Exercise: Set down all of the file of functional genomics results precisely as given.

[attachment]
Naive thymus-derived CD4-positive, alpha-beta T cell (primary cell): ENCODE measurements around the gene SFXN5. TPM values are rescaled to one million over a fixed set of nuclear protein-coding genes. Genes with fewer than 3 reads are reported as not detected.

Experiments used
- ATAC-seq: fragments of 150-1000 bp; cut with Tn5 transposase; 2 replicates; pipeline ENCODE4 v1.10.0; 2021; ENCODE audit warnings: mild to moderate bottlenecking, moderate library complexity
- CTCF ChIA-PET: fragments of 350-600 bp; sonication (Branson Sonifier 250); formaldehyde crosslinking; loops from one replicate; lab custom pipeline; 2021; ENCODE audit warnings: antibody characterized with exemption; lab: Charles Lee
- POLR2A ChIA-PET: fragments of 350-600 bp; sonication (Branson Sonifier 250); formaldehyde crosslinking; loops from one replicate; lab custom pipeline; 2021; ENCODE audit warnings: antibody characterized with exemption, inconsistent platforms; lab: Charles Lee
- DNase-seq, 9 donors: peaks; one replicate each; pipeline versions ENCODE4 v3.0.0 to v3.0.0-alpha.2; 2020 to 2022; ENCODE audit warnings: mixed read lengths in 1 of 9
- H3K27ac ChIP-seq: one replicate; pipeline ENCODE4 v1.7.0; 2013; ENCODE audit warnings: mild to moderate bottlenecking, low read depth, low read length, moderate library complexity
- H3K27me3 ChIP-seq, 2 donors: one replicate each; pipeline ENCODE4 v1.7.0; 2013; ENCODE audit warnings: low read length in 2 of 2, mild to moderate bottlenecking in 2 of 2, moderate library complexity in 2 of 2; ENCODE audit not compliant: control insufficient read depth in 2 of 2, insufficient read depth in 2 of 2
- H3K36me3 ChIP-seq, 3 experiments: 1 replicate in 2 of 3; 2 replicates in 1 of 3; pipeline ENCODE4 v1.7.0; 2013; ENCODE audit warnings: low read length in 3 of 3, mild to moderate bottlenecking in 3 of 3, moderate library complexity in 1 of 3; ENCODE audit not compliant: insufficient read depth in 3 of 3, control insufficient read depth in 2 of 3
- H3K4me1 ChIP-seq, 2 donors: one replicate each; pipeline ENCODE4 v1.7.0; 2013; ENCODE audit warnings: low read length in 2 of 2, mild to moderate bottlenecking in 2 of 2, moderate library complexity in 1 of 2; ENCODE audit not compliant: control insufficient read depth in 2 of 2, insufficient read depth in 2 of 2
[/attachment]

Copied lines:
Naive thymus-derived CD4-positive, alpha-beta T cell (primary cell): ENCODE measurements around the gene SFXN5. TPM values are rescaled to one million over a fixed set of nuclear protein-coding genes. Genes with fewer than 3 reads are reported as not detected.

Experiments used
- ATAC-seq: fragments of 150-1000 bp; cut with Tn5 transposase; 2 replicates; pipeline ENCODE4 v1.10.0; 2021; ENCODE audit warnings: mild to moderate bottlenecking, moderate library complexity
- CTCF ChIA-PET: fragments of 350-600 bp; sonication (Branson Sonifier 250); formaldehyde crosslinking; loops from one replicate; lab custom pipeline; 2021; ENCODE audit warnings: antibody characterized with exemption; lab: Charles Lee
- POLR2A ChIA-PET: fragments of 350-600 bp; sonication (Branson Sonifier 250); formaldehyde crosslinking; loops from one replicate; lab custom pipeline; 2021; ENCODE audit warnings: antibody characterized with exemption, inconsistent platforms; lab: Charles Lee
- DNase-seq, 9 donors: peaks; one replicate each; pipeline versions ENCODE4 v3.0.0 to v3.0.0-alpha.2; 2020 to 2022; ENCODE audit warnings: mixed read lengths in 1 of 9
- H3K27ac ChIP-seq: one replicate; pipeline ENCODE4 v1.7.0; 2013; ENCODE audit warnings: mild to moderate bottlenecking, low read depth, low read length, moderate library complexity
- H3K27me3 ChIP-seq, 2 donors: one replicate each; pipeline ENCODE4 v1.7.0; 2013; ENCODE audit warnings: low read length in 2 of 2, mild to moderate bottlenecking in 2 of 2, moderate library complexity in 2 of 2; ENCODE audit not compliant: control insufficient read depth in 2 of 2, insufficient read depth in 2 of 2
- H3K36me3 ChIP-seq, 3 experiments: 1 replicate in 2 of 3; 2 replicates in 1 of 3; pipeline ENCODE4 v1.7.0; 2013; ENCODE audit warnings: low read length in 3 of 3, mild to moderate bottlenecking in 3 of 3, moderate library complexity in 1 of 3; ENCODE audit not compliant: insufficient read depth in 3 of 3, control insufficient read depth in 2 of 3
- H3K4me1 ChIP-seq, 2 donors: one replicate each; pipeline ENCODE4 v1.7.0; 2013; ENCODE audit warnings: low read length in 2 of 2, mild to moderate bottlenecking in 2 of 2, moderate library complexity in 1 of 2; ENCODE audit not compliant: control insufficient read depth in 2 of 2, insufficient read depth in 2 of 2